WASHINGTON — Americans cut their spending in June for the first time in nearly two years after seeing their incomes grow by the smallest amount in nine months. The latest data offered a troubling sign for an economy that is adding few jobs and barely growing.
Consumer spending dropped 0.2 percent in June, the Commerce Department said Tuesday. It was the first decline since September 2009.
Some of the decline was the result of food and energy prices moderating after sharp increases earlier this year. When excluding spending on those items, consumer spending was flat.
Still, consumers also cut back on big-ticket items, such as cars and appliances, which help drive growth.
Incomes rose 0.1 percent, the smallest gain since September. Many people are also pocketing more of their paychecks.
The personal savings rate rose to 5.4 percent of after-tax incomes, the highest level since August 2010.
The data confirmed last week's report that showed the economy expanded at an annual rate of just 1.3 percent in the spring after only 0.4 percent growth in the first three months of the year.
It also highlighted that consumer spending softened at the end of the April-June quarter, which could mean the sluggish economy is worsening.
"The recent run of weak economic news has made us more concerned that any rebound will be more modest than previously looked likely," said Paul Dales, senior U.S. economist at Capital Economics.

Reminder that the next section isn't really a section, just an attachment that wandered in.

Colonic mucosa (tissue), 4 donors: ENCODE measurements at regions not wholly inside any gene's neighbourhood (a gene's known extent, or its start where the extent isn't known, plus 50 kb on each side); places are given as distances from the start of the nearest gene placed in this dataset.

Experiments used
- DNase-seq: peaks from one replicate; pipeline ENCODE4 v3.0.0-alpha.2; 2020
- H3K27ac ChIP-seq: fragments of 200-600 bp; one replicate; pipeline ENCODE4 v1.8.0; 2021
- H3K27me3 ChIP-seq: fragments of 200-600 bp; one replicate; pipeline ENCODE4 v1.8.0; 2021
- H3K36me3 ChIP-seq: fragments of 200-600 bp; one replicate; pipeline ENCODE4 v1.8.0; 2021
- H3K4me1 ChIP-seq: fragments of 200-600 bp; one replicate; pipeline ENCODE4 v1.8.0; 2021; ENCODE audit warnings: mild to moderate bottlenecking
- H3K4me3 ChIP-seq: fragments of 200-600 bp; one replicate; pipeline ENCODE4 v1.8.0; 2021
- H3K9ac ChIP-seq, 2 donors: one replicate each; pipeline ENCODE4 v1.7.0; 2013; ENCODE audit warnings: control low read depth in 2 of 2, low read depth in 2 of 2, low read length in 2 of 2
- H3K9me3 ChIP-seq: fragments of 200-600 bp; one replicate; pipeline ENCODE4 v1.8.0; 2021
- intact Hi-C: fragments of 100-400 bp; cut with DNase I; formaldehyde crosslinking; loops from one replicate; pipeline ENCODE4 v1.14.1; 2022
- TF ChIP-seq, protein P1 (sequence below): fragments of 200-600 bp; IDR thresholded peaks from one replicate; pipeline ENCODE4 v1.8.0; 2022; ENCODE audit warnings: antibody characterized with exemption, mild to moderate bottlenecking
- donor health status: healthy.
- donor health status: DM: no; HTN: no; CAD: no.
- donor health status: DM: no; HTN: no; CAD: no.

The economy added just 18,000 net jobs in June, the fewest in nine months.
The unemployment rate rose to 9.2 percent, the highest level this year.
The government issues its July employment report Friday.
Businesses are creating fewer jobs despite reporting strong earnings and sitting on large cash reserves.
"What worries me is that businesses are deriving their strong earnings growth through productivity gains, limited wage increases and foreign activities," said Joel Naroff of Naroff Economic Advisors. "While that may be good for an individual firm, when most companies do that, income gains become so limited that spending and, ultimately, growth fade. That is the problem we are now facing."
Many analysts are still hopeful that growth will rebound in the second half of the year. They expect auto production and sales to pick up once supply chain disruptions ease.
But the turnaround might not come for a while. Manufacturers had their weakest growth in two years in July, according to the Institute for Supply Management.
Some economists have begun to trim their forecasts for the second half of the year. Dales and his colleagues at Capital Economics have cut their outlook for second-half growth to 2 percent, down from a previous forecast of 2.5 percent growth in the second half of this year.